Function and Dysfunction of Microglia during Brain Development: Consequences for Synapses and Neural Circuits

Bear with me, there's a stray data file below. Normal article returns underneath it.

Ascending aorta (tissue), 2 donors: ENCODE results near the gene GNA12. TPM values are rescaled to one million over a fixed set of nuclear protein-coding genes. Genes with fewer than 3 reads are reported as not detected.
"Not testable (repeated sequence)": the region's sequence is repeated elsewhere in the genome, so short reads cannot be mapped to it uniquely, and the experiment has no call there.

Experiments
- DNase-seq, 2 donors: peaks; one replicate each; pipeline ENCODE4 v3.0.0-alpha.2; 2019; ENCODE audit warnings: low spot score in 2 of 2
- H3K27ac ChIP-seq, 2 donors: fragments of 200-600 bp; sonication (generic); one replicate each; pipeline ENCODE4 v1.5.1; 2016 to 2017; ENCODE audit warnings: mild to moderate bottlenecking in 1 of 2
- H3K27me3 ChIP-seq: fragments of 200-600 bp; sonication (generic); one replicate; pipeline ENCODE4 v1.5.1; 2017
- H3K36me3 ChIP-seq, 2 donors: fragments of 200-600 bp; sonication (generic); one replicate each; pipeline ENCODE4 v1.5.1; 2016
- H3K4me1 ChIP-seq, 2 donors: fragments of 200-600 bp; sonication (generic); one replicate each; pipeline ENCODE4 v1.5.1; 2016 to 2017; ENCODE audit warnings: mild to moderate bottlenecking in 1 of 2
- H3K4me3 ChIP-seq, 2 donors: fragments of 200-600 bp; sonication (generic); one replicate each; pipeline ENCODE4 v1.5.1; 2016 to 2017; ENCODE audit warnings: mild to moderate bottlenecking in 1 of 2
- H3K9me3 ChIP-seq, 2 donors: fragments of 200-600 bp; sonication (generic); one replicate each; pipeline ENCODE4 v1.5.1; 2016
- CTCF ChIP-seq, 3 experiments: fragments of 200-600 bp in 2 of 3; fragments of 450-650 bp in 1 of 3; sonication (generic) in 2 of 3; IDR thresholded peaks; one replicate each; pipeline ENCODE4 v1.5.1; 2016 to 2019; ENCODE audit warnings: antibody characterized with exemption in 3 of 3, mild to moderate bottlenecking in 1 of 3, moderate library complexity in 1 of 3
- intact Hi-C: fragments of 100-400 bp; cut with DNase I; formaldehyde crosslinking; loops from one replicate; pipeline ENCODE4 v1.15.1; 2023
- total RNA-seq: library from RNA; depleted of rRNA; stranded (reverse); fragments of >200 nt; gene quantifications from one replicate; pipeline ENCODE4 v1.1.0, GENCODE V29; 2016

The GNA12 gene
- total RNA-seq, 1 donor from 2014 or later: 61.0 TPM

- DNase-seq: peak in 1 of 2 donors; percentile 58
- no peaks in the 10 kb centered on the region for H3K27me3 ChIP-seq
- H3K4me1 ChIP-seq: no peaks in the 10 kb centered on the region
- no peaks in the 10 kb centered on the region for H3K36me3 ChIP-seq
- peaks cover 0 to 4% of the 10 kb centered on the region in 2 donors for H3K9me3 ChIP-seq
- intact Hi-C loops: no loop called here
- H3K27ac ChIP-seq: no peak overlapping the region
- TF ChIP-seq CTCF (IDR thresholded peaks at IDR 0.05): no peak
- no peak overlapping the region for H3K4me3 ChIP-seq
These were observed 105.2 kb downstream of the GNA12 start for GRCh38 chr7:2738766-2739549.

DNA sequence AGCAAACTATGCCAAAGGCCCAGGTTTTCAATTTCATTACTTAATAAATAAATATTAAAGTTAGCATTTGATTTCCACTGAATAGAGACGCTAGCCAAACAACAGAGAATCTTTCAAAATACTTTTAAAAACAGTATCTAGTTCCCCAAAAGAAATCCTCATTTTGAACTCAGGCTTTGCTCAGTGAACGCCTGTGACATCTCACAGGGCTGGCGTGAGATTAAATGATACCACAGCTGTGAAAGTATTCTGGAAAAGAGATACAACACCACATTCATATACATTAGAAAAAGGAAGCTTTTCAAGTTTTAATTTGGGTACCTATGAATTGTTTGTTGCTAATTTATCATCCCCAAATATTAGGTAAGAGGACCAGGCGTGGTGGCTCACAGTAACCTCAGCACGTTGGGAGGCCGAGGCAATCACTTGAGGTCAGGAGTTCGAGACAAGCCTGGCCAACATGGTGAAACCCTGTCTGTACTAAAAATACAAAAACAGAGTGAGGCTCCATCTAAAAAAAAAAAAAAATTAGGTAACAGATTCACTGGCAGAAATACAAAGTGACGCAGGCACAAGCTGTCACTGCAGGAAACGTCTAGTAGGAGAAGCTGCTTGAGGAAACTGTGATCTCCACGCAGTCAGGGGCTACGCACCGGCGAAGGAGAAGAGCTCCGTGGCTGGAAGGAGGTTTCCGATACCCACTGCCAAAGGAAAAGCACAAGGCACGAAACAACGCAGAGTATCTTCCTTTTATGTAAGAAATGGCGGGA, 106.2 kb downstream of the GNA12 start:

Colony-stimulating factor 1 (CSF1) and interleukin-34 (IL-34) are functional ligands of the CSF1 receptor (CSF1R) and thus are key regulators of the monocyte/macrophage lineage. We discovered that systemic administration of human recombinant CSF1 ameliorates memory deficits in a transgenic mouse model of Alzheimer's disease. CSF1 and IL-34 strongly reduced excitotoxin-induced neuronal cell loss and gliosis in wild-type mice when administered systemically before or up to 6 h after injury. These effects were accompanied by maintenance of cAMP responsive element-binding protein (CREB) signaling in neurons rather than in microglia. Using lineage-tracing experiments, we discovered that a small number of neurons in the hippocampus and cortex express CSF1R under physiological conditions and that kainic acid-induced excitotoxic injury results in a profound increase in neuronal receptor expression. Selective deletion of CSF1R in forebrain neurons in mice exacerbated excitotoxin-induced death and neurodegeneration. We conclude that CSF1 and IL-34 provide powerful neuroprotective and survival signals in brain injury and neurodegeneration involving CSF1R expression on neurons.